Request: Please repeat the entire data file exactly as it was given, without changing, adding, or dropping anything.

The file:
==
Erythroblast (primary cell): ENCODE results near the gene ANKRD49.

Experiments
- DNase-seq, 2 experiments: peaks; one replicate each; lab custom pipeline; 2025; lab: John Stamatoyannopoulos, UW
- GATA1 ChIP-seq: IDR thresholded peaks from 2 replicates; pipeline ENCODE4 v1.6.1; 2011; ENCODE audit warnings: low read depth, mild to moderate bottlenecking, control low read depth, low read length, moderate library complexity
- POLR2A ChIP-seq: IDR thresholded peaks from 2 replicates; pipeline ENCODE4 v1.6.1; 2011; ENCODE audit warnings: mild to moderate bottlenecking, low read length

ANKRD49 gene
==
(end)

Erythroblast (primary cell): ENCODE results near the gene ANKRD49.

Experiments
- DNase-seq, 2 experiments: peaks; one replicate each; lab custom pipeline; 2025; lab: John Stamatoyannopoulos, UW
- GATA1 ChIP-seq: IDR thresholded peaks from 2 replicates; pipeline ENCODE4 v1.6.1; 2011; ENCODE audit warnings: low read depth, mild to moderate bottlenecking, control low read depth, low read length, moderate library complexity
- POLR2A ChIP-seq: IDR thresholded peaks from 2 replicates; pipeline ENCODE4 v1.6.1; 2011; ENCODE audit warnings: mild to moderate bottlenecking, low read length

ANKRD49 gene